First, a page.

Another important reason why insurance companies will contact you very early after the accident is because they know you are less likely to have a lawyer at that time. Without a lawyer, these insurance companies will take more liberties with you, such as try to trick you with their questions, ask questions not relevant to the car accident or [immediately start negotiating a quick settlement.]
7. Should I sign any documents provided by the insurance company?
No. State Farm as well as most insurance companies will send you documents immediately after your car wreck. Those documents will ask you to list all your health care providers, employers and such. In addition, you will likely receive several medical releases requiring your signature, which authorizes State Farm to get your medical records.
Please do not provide any of this information or at least consult a lawyer before doing so. You do not want the insurance company to have access to all your medical records. They will certainly use any negative information to their advantage and thus try to devalue your case.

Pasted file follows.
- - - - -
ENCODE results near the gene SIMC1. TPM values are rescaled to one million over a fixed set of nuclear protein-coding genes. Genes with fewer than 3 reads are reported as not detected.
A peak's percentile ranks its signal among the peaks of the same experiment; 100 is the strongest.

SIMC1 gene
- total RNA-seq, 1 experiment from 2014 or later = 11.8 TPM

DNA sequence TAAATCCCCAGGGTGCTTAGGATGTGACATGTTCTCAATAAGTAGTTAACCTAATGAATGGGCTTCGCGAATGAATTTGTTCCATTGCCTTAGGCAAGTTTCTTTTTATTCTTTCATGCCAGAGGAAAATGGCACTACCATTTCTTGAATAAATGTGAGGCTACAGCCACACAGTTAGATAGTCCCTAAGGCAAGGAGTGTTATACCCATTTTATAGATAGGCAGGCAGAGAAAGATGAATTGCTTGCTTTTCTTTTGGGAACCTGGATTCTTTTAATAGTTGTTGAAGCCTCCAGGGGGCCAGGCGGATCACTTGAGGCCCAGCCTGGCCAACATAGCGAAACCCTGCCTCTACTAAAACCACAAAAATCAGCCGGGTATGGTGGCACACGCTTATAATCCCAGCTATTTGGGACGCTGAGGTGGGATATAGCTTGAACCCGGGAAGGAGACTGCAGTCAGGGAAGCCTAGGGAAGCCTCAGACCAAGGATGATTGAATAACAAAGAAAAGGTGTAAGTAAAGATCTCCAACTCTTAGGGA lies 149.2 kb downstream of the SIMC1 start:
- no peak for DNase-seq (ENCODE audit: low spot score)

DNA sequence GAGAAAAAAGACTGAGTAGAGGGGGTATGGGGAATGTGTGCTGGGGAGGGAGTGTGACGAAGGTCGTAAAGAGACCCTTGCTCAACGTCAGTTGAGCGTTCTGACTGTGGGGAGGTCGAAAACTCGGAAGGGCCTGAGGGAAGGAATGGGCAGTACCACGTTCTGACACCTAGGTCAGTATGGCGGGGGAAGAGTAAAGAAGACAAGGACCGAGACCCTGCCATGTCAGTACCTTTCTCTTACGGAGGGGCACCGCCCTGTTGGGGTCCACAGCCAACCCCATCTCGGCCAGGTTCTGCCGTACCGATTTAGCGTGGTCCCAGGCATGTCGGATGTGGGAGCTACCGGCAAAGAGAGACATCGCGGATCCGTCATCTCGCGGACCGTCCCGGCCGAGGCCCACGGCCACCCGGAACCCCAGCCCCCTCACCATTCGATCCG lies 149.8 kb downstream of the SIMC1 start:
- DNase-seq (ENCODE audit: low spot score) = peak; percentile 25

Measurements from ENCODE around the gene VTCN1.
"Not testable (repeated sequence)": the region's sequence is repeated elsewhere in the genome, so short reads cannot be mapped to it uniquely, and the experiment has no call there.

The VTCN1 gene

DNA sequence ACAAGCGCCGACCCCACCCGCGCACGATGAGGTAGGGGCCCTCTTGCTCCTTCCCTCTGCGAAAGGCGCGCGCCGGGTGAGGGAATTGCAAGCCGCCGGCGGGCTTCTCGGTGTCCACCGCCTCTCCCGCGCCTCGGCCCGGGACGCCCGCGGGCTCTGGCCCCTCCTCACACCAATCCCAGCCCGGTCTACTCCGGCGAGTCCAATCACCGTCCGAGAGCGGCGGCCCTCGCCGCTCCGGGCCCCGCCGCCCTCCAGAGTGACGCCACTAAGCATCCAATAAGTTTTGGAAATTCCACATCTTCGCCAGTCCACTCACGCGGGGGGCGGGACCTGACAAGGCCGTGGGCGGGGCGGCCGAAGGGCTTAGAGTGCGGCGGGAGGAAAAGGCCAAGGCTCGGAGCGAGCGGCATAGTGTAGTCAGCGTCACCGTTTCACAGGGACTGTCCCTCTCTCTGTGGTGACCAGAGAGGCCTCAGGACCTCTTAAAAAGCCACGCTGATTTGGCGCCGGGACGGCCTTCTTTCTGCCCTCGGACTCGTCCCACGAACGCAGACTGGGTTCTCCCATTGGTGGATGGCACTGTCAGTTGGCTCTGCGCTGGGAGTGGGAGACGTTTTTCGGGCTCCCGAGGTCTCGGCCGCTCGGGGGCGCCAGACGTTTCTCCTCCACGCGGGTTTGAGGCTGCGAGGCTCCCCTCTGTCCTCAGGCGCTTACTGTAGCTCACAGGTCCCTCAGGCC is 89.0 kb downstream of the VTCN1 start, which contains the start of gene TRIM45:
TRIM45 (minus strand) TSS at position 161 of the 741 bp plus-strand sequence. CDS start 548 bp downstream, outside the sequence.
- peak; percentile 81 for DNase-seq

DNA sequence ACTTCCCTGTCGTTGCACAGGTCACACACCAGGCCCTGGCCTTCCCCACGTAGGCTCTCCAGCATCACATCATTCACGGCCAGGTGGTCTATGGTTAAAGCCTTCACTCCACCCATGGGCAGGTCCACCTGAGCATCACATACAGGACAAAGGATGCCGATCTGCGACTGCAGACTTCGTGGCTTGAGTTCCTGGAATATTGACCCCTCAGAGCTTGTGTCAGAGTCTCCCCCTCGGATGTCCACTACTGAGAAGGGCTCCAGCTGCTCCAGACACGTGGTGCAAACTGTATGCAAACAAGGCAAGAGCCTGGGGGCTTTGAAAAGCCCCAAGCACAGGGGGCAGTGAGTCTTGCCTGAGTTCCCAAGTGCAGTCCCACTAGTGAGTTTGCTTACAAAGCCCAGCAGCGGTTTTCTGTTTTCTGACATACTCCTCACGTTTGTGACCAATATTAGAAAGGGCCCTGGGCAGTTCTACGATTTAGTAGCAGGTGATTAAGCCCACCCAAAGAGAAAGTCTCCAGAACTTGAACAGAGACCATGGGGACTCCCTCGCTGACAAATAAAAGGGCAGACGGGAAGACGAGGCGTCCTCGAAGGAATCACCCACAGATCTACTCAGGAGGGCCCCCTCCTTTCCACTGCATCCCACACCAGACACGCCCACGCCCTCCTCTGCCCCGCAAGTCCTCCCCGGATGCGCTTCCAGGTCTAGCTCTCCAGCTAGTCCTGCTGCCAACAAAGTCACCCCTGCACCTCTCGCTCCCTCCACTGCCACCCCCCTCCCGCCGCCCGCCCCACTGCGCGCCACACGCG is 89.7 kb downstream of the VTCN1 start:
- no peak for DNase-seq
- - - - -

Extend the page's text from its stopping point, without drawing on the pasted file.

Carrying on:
8. Should I hire a car accident lawyer?
Yes. If not, you will be a significant disadvantage against State Farm and the other big insurance companies. State Farm has a team of investigators, claim specialists and adjusters who handle numerous car accident claims on a daily basis. They know exactly what to do and how to effectively negotiate quick, cheap settlements with injured victims who do not have a lawyer.
Moreover, insurance companies are aware that injured victims recover significantly more when represented by a car accident lawyer. A qualified car accident lawyer will seek all recoverable damages arising out of the accident and take State Farm to court if not all damages are paid.
9. Should I hire a “Personal Injury” lawyer for my car accident?
Anyone who suffers injury from a car accident should hire only a car accident lawyer. [Personal Injury Law] is very broad and can include many areas of law. You should hire the lawyer who fits your specific need, not someone who handles a car accident case every now and then.